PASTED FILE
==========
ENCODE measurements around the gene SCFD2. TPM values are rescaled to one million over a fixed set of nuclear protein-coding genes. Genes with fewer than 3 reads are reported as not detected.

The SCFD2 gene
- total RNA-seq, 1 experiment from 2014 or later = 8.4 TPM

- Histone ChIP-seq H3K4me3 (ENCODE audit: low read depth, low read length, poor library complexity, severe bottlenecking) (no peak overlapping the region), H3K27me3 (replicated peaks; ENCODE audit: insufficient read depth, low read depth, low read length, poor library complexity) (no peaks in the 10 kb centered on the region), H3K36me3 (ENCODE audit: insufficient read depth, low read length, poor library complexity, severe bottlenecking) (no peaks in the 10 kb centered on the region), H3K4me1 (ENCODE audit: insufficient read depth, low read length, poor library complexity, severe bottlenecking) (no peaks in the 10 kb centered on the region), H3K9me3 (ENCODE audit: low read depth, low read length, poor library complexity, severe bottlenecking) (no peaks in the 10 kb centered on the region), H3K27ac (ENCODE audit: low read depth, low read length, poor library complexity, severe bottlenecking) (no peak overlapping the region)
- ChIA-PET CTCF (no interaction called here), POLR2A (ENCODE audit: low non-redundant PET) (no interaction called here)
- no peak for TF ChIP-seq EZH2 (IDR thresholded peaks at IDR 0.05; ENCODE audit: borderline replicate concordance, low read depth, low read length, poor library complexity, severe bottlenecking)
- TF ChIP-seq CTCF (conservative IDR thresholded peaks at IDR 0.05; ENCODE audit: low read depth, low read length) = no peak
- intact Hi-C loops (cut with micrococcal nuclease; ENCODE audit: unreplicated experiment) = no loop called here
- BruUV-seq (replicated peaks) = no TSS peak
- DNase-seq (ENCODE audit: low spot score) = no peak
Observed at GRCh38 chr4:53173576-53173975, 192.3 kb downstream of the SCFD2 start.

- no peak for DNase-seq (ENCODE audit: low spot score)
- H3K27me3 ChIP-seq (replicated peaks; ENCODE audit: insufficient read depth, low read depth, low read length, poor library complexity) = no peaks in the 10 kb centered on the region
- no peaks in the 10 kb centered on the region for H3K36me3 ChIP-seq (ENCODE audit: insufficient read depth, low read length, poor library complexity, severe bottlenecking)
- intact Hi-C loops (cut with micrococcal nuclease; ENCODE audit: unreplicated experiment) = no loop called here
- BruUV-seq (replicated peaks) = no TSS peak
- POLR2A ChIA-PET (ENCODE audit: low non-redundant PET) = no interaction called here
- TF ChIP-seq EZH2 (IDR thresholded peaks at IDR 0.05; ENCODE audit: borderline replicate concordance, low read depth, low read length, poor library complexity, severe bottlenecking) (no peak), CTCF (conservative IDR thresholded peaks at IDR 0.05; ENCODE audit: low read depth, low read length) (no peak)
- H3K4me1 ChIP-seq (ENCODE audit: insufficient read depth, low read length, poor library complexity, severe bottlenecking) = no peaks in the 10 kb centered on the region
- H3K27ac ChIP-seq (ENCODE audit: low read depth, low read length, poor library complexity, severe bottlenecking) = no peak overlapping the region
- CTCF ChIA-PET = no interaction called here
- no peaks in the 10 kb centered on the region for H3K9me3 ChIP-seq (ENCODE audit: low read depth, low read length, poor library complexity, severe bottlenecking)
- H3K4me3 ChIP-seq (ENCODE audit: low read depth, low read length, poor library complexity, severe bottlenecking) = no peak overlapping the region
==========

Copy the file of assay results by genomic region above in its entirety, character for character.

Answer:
ENCODE measurements around the gene SCFD2. TPM values are rescaled to one million over a fixed set of nuclear protein-coding genes. Genes with fewer than 3 reads are reported as not detected.

The SCFD2 gene
- total RNA-seq, 1 experiment from 2014 or later = 8.4 TPM

- Histone ChIP-seq H3K4me3 (ENCODE audit: low read depth, low read length, poor library complexity, severe bottlenecking) (no peak overlapping the region), H3K27me3 (replicated peaks; ENCODE audit: insufficient read depth, low read depth, low read length, poor library complexity) (no peaks in the 10 kb centered on the region), H3K36me3 (ENCODE audit: insufficient read depth, low read length, poor library complexity, severe bottlenecking) (no peaks in the 10 kb centered on the region), H3K4me1 (ENCODE audit: insufficient read depth, low read length, poor library complexity, severe bottlenecking) (no peaks in the 10 kb centered on the region), H3K9me3 (ENCODE audit: low read depth, low read length, poor library complexity, severe bottlenecking) (no peaks in the 10 kb centered on the region), H3K27ac (ENCODE audit: low read depth, low read length, poor library complexity, severe bottlenecking) (no peak overlapping the region)
- ChIA-PET CTCF (no interaction called here), POLR2A (ENCODE audit: low non-redundant PET) (no interaction called here)
- no peak for TF ChIP-seq EZH2 (IDR thresholded peaks at IDR 0.05; ENCODE audit: borderline replicate concordance, low read depth, low read length, poor library complexity, severe bottlenecking)
- TF ChIP-seq CTCF (conservative IDR thresholded peaks at IDR 0.05; ENCODE audit: low read depth, low read length) = no peak
- intact Hi-C loops (cut with micrococcal nuclease; ENCODE audit: unreplicated experiment) = no loop called here
- BruUV-seq (replicated peaks) = no TSS peak
- DNase-seq (ENCODE audit: low spot score) = no peak
Observed at GRCh38 chr4:53173576-53173975, 192.3 kb downstream of the SCFD2 start.

- no peak for DNase-seq (ENCODE audit: low spot score)
- H3K27me3 ChIP-seq (replicated peaks; ENCODE audit: insufficient read depth, low read depth, low read length, poor library complexity) = no peaks in the 10 kb centered on the region
- no peaks in the 10 kb centered on the region for H3K36me3 ChIP-seq (ENCODE audit: insufficient read depth, low read length, poor library complexity, severe bottlenecking)
- intact Hi-C loops (cut with micrococcal nuclease; ENCODE audit: unreplicated experiment) = no loop called here
- BruUV-seq (replicated peaks) = no TSS peak
- POLR2A ChIA-PET (ENCODE audit: low non-redundant PET) = no interaction called here
- TF ChIP-seq EZH2 (IDR thresholded peaks at IDR 0.05; ENCODE audit: borderline replicate concordance, low read depth, low read length, poor library complexity, severe bottlenecking) (no peak), CTCF (conservative IDR thresholded peaks at IDR 0.05; ENCODE audit: low read depth, low read length) (no peak)
- H3K4me1 ChIP-seq (ENCODE audit: insufficient read depth, low read length, poor library complexity, severe bottlenecking) = no peaks in the 10 kb centered on the region
- H3K27ac ChIP-seq (ENCODE audit: low read depth, low read length, poor library complexity, severe bottlenecking) = no peak overlapping the region
- CTCF ChIA-PET = no interaction called here
- no peaks in the 10 kb centered on the region for H3K9me3 ChIP-seq (ENCODE audit: low read depth, low read length, poor library complexity, severe bottlenecking)
- H3K4me3 ChIP-seq (ENCODE audit: low read depth, low read length, poor library complexity, severe bottlenecking) = no peak overlapping the region